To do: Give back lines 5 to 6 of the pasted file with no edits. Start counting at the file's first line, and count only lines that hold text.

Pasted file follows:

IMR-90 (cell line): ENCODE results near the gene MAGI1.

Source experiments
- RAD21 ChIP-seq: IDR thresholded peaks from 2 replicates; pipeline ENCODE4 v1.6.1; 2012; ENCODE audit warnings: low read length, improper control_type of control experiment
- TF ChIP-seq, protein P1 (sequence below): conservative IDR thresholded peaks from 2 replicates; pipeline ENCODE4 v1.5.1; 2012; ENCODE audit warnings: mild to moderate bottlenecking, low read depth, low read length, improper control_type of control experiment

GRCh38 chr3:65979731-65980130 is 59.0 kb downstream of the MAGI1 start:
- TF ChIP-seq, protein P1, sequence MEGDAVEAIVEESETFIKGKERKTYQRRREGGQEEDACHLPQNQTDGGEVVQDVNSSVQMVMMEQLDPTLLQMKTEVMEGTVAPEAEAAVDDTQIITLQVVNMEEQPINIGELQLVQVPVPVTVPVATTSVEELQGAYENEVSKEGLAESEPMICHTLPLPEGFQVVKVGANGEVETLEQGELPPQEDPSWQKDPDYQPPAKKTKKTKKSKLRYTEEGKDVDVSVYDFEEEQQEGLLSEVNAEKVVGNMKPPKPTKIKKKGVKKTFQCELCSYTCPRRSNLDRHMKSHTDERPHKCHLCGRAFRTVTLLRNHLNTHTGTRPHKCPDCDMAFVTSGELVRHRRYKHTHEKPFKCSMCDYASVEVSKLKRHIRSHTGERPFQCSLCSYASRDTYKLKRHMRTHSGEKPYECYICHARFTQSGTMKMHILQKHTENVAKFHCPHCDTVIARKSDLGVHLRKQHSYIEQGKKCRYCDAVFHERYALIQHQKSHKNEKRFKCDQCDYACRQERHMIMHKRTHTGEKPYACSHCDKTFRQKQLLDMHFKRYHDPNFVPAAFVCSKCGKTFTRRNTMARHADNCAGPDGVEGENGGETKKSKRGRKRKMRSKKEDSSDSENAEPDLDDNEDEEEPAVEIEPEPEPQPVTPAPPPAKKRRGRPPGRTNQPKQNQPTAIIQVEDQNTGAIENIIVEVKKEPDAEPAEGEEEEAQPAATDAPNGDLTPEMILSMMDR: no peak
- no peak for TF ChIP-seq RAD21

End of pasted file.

GRCh38 chr3:65979731-65980130 is 59.0 kb downstream of the MAGI1 start:
- TF ChIP-seq, protein P1, sequence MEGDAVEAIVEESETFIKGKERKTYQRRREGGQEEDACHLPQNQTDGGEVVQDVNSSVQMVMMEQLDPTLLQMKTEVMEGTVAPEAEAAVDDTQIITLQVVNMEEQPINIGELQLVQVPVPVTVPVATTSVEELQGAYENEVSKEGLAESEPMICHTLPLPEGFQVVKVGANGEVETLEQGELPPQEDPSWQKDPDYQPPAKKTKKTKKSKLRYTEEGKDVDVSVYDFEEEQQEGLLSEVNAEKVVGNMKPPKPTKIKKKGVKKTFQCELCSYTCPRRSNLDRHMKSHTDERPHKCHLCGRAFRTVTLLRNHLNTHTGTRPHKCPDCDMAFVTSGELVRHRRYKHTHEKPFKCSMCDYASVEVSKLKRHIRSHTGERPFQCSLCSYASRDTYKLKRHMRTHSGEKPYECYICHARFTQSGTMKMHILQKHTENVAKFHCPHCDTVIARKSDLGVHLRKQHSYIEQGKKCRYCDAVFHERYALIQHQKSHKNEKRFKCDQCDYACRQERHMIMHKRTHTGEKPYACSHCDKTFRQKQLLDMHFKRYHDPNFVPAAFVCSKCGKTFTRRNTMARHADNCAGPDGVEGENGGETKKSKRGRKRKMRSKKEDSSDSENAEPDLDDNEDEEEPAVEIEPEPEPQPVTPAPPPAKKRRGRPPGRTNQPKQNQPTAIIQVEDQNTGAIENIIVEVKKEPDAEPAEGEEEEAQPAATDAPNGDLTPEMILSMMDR: no peak